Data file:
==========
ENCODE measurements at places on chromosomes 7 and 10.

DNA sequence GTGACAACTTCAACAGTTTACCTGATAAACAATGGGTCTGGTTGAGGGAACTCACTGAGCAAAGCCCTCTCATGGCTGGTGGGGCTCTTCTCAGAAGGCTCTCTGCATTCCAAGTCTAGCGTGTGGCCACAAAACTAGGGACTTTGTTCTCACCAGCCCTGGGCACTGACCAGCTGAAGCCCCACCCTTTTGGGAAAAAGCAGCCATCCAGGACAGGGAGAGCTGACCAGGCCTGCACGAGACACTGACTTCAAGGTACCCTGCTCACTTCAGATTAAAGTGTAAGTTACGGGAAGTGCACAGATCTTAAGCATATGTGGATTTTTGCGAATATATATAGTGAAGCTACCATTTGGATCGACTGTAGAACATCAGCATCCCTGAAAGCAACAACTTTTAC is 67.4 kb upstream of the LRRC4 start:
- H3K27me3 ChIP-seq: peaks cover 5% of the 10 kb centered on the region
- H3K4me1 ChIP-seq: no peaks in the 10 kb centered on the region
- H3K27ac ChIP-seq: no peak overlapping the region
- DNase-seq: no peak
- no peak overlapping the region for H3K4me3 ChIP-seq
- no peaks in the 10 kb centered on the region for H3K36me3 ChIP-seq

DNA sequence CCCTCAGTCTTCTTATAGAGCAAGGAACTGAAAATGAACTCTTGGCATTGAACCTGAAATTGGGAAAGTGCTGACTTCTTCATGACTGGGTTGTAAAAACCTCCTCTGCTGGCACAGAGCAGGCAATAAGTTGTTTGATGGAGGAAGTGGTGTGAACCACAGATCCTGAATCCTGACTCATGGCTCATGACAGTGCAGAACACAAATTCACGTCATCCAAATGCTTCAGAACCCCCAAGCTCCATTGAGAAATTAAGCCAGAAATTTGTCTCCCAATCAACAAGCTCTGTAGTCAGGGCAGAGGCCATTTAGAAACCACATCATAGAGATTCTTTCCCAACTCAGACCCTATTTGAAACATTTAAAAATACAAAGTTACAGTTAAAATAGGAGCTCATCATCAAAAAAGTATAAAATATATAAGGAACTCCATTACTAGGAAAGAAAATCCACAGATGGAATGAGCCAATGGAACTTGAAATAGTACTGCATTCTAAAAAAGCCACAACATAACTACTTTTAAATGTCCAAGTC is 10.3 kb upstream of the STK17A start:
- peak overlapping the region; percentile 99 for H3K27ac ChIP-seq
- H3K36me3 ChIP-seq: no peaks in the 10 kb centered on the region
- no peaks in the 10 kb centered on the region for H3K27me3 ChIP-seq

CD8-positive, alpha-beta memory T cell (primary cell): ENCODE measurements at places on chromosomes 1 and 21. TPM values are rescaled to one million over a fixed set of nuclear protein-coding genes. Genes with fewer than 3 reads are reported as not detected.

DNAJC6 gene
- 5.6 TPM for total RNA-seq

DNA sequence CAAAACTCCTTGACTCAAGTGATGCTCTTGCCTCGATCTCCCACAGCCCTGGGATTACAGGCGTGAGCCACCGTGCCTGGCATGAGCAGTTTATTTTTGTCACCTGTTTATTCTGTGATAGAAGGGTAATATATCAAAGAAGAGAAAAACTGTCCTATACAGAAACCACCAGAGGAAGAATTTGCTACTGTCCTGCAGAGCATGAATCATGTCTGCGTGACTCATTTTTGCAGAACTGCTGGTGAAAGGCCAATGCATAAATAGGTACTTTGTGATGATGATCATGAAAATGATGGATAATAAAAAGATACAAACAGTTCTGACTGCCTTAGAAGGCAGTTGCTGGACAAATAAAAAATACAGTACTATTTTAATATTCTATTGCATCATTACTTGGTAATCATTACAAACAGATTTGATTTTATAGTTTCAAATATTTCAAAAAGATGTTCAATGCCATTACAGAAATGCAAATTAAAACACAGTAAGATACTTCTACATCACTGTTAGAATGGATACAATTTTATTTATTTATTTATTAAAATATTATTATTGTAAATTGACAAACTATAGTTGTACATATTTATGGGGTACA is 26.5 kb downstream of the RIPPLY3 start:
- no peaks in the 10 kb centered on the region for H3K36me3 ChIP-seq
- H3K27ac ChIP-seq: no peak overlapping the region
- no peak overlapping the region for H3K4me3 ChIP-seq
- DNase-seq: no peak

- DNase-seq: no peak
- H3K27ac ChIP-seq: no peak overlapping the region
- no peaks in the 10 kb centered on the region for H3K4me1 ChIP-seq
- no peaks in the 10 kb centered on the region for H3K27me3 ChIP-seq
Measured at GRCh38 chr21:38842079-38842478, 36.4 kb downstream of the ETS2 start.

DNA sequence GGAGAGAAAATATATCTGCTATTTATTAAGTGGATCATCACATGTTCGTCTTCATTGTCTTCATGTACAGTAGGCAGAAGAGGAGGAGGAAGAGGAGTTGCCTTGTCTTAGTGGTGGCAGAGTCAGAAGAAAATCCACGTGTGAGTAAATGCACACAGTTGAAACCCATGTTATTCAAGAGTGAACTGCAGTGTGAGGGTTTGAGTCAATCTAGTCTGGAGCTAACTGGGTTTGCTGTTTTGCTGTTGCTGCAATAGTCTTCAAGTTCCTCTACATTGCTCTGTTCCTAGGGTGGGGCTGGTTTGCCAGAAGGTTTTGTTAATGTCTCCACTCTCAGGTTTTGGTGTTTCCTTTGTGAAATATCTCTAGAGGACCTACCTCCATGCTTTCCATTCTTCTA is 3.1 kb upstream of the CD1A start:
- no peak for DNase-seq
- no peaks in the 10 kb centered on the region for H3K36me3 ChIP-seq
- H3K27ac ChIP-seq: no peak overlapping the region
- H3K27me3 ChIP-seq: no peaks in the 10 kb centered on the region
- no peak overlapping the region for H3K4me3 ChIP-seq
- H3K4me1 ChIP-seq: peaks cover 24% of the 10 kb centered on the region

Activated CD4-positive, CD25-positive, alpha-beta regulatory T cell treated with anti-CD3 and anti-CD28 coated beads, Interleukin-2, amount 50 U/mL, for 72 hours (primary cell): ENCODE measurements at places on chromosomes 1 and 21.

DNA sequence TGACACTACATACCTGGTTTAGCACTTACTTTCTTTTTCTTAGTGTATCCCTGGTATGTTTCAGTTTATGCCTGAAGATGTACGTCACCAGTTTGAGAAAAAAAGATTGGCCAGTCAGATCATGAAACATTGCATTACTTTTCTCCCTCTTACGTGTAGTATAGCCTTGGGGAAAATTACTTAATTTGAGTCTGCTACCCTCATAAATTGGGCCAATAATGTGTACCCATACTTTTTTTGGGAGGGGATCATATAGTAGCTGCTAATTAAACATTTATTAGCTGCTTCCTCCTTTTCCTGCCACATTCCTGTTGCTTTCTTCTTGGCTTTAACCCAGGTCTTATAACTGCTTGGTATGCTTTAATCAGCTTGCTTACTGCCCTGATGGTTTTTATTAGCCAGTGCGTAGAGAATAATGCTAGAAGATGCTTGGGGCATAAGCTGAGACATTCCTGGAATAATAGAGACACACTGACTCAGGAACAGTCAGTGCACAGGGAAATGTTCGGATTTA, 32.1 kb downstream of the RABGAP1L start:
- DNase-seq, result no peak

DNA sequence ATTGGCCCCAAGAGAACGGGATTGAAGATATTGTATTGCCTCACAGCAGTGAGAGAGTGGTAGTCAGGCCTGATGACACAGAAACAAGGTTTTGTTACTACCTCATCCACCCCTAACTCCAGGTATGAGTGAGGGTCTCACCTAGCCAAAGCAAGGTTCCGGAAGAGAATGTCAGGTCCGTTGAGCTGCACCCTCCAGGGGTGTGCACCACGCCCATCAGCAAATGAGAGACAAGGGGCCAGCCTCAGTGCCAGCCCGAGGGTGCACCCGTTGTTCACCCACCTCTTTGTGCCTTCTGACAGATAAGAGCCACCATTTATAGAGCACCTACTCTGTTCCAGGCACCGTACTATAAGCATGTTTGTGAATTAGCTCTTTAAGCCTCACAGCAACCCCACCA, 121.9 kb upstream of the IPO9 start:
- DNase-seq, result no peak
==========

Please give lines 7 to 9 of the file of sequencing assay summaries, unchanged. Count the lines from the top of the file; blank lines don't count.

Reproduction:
- no peak overlapping the region for H3K4me3 ChIP-seq
- no peaks in the 10 kb centered on the region for H3K36me3 ChIP-seq

DNA sequence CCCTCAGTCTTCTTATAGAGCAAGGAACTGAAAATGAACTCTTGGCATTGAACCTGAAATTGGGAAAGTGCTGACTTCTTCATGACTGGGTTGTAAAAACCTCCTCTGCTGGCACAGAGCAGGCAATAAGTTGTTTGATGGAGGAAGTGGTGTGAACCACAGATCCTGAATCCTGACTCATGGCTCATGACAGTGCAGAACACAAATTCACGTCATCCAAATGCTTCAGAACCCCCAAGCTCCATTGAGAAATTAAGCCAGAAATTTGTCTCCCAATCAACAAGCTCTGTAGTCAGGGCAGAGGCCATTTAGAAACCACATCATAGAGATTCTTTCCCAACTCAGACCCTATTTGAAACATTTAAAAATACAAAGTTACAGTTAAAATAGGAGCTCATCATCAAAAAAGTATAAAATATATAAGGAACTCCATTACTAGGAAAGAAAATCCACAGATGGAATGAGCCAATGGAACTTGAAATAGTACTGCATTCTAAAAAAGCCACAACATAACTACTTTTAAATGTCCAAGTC is 10.3 kb upstream of the STK17A start: